It is important to note that notice to the public and notice to a news medium are separate requirements. A governmental body is not required to pay for, and the news medium is not required to publish, notice provided to the news medium. However, if a governmental body seeks to provide notice to the public by paid publication in a news medium, the chief presiding officer must ensure that the notice is published.
Court of Appeals Sides with State in Capitol Protests Case
Recently, the Wisconsin Court of Appeals reversed the decision of the Dane County Circuit Court in Jeremy Ryan, et al. v. Charles Tubbs, et al. This case is one of many that arose from the 2011 Capitol protests, which challenged the State’s rules regarding large signs in the Capitol rotunda.
During the protests, the plaintiffs displayed large signs on the first floor of the Capitol without obtaining prior written authority from the Wisconsin Department of Administration. The defendants, State Capitol Police Chief Tubbs and three State Capitol police officers, issued citations to the plaintiffs and confiscated their signs.
Plaintiffs filed a civil rights complaint under 42 U.S.C. § 1983 against the defendants in the Dane County Circuit Court. The state moved for summary judgment, but was denied. The case went to a bench trial and the Circuit Court ruled for the plaintiffs. On appeal, the Wisconsin Court of Appeals reversed the Circuit Court’s denial of the State’s summary judgment motion.
The Court of Appeals concluded State employees were entitled to qualified immunity because protesters failed to establish the state violated a “clearly established” constitutional right to hang large signs in the rotunda without a permit.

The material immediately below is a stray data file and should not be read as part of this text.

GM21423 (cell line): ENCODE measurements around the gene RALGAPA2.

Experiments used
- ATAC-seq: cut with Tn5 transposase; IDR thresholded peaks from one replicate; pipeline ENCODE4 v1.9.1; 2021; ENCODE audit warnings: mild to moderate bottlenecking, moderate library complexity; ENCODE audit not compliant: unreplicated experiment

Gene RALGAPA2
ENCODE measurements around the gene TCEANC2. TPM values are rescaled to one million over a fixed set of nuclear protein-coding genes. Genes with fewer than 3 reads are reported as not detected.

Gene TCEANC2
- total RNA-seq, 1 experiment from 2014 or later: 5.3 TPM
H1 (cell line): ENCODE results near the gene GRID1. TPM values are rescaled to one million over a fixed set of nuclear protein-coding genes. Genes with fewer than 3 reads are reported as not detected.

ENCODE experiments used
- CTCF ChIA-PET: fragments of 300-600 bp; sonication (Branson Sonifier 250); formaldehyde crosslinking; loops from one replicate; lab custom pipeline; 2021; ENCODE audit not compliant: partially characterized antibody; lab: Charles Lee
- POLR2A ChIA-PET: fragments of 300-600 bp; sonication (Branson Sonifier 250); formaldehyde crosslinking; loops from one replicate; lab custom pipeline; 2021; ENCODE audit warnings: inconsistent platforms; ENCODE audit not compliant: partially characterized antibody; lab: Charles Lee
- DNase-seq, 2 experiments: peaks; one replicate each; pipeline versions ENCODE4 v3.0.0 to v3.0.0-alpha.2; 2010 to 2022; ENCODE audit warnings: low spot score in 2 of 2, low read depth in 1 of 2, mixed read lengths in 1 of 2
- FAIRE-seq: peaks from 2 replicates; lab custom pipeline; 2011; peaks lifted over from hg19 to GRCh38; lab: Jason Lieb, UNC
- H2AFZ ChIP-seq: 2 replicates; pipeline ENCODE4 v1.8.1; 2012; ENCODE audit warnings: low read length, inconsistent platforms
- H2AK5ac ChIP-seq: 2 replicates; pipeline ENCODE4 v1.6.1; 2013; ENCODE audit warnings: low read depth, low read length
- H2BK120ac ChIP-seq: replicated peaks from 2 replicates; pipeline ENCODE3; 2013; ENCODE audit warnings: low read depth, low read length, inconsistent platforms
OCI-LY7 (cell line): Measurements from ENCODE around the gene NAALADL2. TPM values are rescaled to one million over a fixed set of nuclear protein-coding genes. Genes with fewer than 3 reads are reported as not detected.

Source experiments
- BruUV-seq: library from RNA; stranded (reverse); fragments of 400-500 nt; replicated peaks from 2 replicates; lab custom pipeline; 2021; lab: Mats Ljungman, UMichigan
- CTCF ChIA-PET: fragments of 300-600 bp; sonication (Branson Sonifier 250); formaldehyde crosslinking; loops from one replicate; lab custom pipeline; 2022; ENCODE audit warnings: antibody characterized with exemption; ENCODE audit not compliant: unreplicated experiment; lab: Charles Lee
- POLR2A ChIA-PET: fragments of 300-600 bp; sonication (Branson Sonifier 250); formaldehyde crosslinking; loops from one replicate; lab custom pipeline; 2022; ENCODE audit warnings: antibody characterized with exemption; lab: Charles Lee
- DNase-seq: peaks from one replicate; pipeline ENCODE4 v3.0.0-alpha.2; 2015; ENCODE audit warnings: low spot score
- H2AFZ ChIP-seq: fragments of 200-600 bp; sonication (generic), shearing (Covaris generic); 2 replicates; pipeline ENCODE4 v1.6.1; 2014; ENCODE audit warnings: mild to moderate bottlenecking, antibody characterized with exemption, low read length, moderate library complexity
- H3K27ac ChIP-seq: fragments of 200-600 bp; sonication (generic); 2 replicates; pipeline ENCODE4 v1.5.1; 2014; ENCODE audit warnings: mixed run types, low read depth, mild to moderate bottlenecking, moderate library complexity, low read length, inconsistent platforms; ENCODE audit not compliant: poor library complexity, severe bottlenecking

Wisconsin Native American Drug and Gang Initiative Task Force Recognized Nationally
The Wisconsin Department of Justice is excited to announce the Wisconsin Native American Drug and Gang Initiative (NADGI) Task Force has received the 2016 Honoring Nations award from the Harvard Project on American Indian Economic Development (HPAIED). NAGDI was given the award and recognized for its excellence in tribal governance at the National Congress of American Indians (NCAI) 73rd Convention in Phoenix, AZ.
“After more than 25 years in law enforcement, I know that communication and collaboration across enforcement jurisdictions is critical to keeping communities safe,” said Attorney General Brad Schimel. “NADGI’s success in facilitating collaboration between the state and tribal governments ensures our Native American communities are safe and healthy. Wisconsin is fortunate to have a national model for tribal governance right here in our state.”
Wisconsin DOJ Fusion Center Team Recognized as Best in Nation
Two Wisconsin Department of Justice team members were recently recognized by the National Fusion Center Association at an award ceremony in Washington, D.C. Special Agent in Charge Christopher DeRemer and Criminal Analyst Supervisor Samantha Korta were awarded Fusion Center Director of the Year and Fusion Center Employee of the Year, respectively.